“It is as sport to a fool to do wickedness, and so is wisdom to a man of discernment.”(Proverbs 10:23)
Inspired by Kurt Warner’s recent accusations that he was benched because of his religion, ESPN’s Robert Lipsyte writes about Sports, God & Religion.
Nothing really new here. Some players like to invoke the name of the Lord before they go out to who knows what. On the other hand, some owners are suspicious of players who (halilah) believe in a power greater than football. Reading this article, I’m reminded how similar this community of worshipers mimics almost every religious community.
I’m sure there are plenty of professional athletes devoted to their respective faiths. Others merely pay lip-service because it sounds good to other people and they demonstrate some degree of humility. How many people do we know of sit on either side of this mehitza?
I also find interesting is the jihad aspect of football. Whoever has more faith, has God on their side, and therefore deserves to win. Dennis Miller had a great line (not quoted by Lipsyte for some reason): “the winning team always has God on their side, but no one ever says ‘Jesus made me fumble.'” It’s easy to thank God when things are going well, but how often do we see the hand of God in the bad as well?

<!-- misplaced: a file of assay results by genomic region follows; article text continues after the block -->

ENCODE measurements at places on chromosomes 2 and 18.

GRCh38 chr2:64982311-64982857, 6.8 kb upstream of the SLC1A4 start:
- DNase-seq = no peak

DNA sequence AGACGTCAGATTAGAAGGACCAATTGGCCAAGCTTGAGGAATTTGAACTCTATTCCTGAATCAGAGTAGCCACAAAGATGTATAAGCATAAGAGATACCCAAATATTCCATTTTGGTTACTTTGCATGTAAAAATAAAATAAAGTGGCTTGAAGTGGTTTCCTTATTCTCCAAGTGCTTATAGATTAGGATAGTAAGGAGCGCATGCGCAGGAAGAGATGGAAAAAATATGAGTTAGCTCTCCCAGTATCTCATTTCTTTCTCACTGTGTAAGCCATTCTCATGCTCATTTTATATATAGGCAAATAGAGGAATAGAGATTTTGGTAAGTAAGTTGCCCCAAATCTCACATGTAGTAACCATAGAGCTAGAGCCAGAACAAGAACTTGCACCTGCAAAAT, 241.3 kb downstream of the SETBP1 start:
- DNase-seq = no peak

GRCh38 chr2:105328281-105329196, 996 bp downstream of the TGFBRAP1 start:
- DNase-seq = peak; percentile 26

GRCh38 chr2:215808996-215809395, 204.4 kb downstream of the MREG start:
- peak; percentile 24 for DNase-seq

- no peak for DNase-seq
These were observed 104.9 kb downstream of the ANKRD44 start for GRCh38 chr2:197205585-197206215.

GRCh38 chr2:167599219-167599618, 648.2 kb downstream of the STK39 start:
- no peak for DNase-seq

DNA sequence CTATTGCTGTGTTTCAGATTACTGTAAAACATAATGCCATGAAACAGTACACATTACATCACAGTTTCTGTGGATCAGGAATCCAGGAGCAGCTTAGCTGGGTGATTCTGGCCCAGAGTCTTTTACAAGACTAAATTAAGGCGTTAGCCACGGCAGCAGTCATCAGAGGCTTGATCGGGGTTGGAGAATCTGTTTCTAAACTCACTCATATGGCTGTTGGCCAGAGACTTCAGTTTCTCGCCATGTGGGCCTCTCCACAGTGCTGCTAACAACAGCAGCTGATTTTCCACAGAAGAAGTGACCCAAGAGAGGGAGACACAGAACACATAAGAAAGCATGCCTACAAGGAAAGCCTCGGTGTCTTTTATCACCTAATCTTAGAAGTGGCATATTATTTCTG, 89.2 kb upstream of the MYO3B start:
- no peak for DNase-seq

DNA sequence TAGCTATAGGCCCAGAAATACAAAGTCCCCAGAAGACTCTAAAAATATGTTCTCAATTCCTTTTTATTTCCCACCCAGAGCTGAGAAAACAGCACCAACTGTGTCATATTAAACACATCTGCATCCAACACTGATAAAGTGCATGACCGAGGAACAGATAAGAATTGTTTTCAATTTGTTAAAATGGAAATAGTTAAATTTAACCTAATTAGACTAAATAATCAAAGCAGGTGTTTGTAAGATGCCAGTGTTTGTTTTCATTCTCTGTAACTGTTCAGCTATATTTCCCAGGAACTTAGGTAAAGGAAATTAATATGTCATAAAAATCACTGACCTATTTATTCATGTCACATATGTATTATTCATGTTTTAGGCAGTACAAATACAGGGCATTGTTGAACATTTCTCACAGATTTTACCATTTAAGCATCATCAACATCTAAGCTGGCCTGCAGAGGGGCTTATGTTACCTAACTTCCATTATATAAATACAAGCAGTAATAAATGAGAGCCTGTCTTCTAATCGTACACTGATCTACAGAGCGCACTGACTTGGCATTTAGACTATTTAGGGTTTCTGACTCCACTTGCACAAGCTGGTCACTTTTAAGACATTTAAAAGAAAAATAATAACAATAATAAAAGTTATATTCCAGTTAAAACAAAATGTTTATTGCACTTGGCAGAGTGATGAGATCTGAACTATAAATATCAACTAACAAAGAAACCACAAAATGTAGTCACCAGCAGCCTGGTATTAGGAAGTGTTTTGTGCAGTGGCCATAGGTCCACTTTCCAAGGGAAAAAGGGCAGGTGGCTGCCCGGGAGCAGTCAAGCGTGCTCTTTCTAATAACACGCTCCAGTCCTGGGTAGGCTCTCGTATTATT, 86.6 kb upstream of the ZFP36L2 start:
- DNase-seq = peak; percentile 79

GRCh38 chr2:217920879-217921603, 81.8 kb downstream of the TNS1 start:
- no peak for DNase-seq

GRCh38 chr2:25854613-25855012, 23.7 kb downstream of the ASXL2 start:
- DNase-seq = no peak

From what I’ve seen, the Lord is invoked in football more than other sports. This could be because of shortened season, heightened intensity, or following George Carlin – baseball is just wimpy. With fewer and more intense games, football players will understandably be more emotional than after one of the many insignificant baseball games.
Of course, all athletes get emotional at the end of the season. Players thank God for a good season or for the opportunities they had. It’s a time of reflection and retrospection where players reevaluate themselves and prepare for the future season (or retirement). For intents and purposes, this is the end of their year and the off-season is a time for renewal and optimism. We shouldn’t be surprised then that athletes have their own “Rosh Hashana” rituals.
It’s easy to mock athletes for irrational, inconsistent, or insincere faiths. Just realize that underneath the pads and multi-million dollar contracts, they’re just people like everyone else. And the flaws we see in them, might very well be the flaws we refuse to see in ourselves.